Have a question about property tax in Texas? As the protest deadline approaches, we ask Glenn
For someone trying to save you money, Glenn Goodrich has an appropriate last name.
He is a licensed property tax consultant and founder of Propertytax.ioa unique company that prepares protest packages for customers.
The watchdog gets many questions about property taxes, but I can’t guess the answers. When in doubt, I consult Glenn and others.
Here are real letters from readers, who sent me questions. And I, in turn, ask Glenn.
Question: I believe a strong case can be made to dispute the market value based on recent comps. However, it will be much more difficult to challenge the appraisal value. Should we still protest and dispute the announced market value?
Glen: You can only dispute the market value, not the appraised value. The only way to reduce the appraised value (ownership ceiling) is to reduce your market value below the appraised value. This year, it will be extremely difficult to obtain a reduction lower than the appraised value. I advise people to take a longer term approach and start writing down the value. A lower value this year can help you down the road.
Question: Can I dispute the value of the land?
Glen: You cannot dispute only the value of the land or only the value of the improvement. You can only dispute the total value. Your best chance to cut back this year is to focus on ownership structure. Show pictures of dilapidation or items that need updating, such as the kitchen.
Question: I have indicated on the form that I will not be present at the hearing. Do I always have to send three copies of the intent and evidence to the members of the Assessment Review Board (ARB) and one to the assessor?
Glen: If you don’t show up in person, just send a copy. If you’re going in person, I recommend bringing five copies.
Question: It seems futile to file a complaint. But it also looks like I’m set up for 10% annual increases for years to come.
Glen: Like I said, this is the year to start writing down. It’s an easy process. There is no risk. And as citizens, we need to monitor the assessment district to make sure they’re doing the best job they can.
Question: My house may be undervalued, and my protests could draw attention to that.
Glen: As of 2020, it is illegal for the ARB to increase your value due to a protest. Filing a protest is a welcome part of the process.
Question: Why bother protesting since the capped value can only go up 10% per year anyway?
Glen: It makes sense to protest your value this year to prevent your capped value from increasing by 10% next year. Assessment districts are required to reassess a neighborhood every three years, so this year’s reductions could very well see future benefits.
Question: My neighbor has made many improvements. How can the assessment district be helped to know them?
Glen: I would focus on your property. Show them photos that show your house needs some work (cracks in the floor, outdated appliances, etc.).
Question: I live in a street with 16 houses. I visited the appraisal district website and pulled out each property, comparing square footage and market value. Our house is the fourth smallest with the third highest taxes. How can this be true or fair?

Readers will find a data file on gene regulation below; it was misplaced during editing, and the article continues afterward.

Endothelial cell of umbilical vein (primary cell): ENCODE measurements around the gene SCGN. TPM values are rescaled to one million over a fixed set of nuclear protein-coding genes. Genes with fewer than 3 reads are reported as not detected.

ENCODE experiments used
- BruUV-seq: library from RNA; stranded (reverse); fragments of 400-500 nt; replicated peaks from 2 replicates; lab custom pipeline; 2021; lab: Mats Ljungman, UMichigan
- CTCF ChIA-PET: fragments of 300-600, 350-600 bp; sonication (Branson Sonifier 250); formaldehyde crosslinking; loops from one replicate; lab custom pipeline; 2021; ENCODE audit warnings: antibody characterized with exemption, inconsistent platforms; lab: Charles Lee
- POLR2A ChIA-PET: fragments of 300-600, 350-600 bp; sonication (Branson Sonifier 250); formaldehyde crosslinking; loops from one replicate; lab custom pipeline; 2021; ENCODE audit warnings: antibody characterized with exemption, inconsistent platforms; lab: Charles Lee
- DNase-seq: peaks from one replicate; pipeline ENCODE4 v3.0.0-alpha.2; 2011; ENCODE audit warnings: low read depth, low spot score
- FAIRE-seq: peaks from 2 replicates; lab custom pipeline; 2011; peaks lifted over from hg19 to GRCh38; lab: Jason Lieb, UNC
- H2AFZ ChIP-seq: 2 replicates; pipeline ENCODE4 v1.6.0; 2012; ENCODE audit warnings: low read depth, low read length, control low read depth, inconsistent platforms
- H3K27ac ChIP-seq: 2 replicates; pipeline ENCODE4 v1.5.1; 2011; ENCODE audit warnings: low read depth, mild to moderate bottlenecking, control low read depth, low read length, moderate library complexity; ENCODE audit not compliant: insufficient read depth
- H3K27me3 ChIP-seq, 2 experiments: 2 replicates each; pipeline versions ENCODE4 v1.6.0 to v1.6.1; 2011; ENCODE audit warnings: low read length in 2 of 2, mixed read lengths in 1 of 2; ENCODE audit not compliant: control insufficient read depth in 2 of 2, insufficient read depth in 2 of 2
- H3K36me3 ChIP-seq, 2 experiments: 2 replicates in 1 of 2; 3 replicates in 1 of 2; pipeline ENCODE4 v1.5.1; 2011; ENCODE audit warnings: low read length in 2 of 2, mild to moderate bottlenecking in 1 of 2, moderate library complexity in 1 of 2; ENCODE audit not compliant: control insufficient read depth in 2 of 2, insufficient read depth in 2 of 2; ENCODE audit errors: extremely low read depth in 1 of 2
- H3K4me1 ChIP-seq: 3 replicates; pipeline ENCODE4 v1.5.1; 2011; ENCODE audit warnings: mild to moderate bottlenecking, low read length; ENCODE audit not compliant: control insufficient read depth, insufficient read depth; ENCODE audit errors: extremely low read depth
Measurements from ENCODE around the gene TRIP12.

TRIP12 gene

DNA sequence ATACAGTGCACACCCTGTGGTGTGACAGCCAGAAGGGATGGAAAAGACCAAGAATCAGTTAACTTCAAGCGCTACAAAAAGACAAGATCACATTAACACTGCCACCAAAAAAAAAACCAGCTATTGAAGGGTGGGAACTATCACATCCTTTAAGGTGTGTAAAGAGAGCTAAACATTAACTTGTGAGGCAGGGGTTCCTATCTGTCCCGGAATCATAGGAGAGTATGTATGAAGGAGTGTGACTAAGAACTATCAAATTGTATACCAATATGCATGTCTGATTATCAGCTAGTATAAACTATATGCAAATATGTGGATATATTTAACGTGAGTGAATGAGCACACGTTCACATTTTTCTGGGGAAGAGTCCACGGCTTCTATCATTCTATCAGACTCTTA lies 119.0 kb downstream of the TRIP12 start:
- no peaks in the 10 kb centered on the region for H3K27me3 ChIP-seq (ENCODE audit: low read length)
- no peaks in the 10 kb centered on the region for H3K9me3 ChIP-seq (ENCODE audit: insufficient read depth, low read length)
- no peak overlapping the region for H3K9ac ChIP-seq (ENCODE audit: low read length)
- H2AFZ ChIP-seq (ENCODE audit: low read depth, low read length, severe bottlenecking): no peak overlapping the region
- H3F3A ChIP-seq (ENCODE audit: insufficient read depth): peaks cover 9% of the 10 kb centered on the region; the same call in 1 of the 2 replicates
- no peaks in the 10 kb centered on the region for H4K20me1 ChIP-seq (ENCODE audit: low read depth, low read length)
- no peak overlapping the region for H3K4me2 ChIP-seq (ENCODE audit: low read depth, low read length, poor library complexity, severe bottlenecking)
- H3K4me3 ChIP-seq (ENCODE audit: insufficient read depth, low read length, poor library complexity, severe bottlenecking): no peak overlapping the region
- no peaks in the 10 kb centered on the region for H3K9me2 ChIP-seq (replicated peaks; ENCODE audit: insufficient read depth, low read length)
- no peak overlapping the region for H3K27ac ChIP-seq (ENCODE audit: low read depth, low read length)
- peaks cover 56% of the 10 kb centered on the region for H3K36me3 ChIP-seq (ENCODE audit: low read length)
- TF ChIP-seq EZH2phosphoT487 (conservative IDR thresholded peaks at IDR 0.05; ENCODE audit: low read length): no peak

Glen: Much more than the dollar per square foot is in their system. Look at the desirability ratings of these properties. It should be listed in the improvement section. It should say something like excellent, very good, good, average, fair, poor, or very poor. If you have a higher rating that could explain the difference, you can lower your condition by providing photos that show your home is not as nice as other homes on your street.
Question: I am over 65. Should I still protest?
Glen: There are valid reasons to keep protesting when you are over 65. First, part of your tax bill may still increase. With a fixed income, you obviously want to watch that. Second, you may want to reduce the tax value when you leave your home as part of an inheritance. Third, one of the constitutional amendments from the May 7 election allows your frozen amount to be reduced if you get a reduction below the current frozen amount.
Question: We just bought a tiny house, and it’s taxed about 15% more than what we bought it for.
Glen: Due to the unprecedented market appreciation we have seen over the past year, appraisal districts do not automatically honor your purchase price from the prior year. I suggest you file a protest and submit your HUD-1 form from your closing documents and include the appraisal done on the home for your mortgage. If they don’t diminish your value in informal negotiations, take your case to the ARB, which isn’t bound by the same rules that appraisal districts impose on themselves.
You may have a better chance of getting the reduced value than what you paid at ARB. The closer a sold property is to the appraisal date (January 1, 2022), the more likely it is that the appraisal district will accept the sale price. If I were you, I would say that my house may have appreciated a little, but not as much as they claim.
To finish, a reader asked Glenn a question that consumed an entire typed page. In his response, he suggested, “Can I give some advice? Find a way to sum it up in a few sentences. Your time is limited and what you have written is a bit overwhelming for someone on an ARB who has five minutes to make a decision. Just a few friendly tips to make this more efficient.
Remember that the deadline in most counties to file a protest is May 16. There are exceptions (Denton County for one), so check your assessment notice. And if you didn’t get one, go to the Assessment District website and search for your property.
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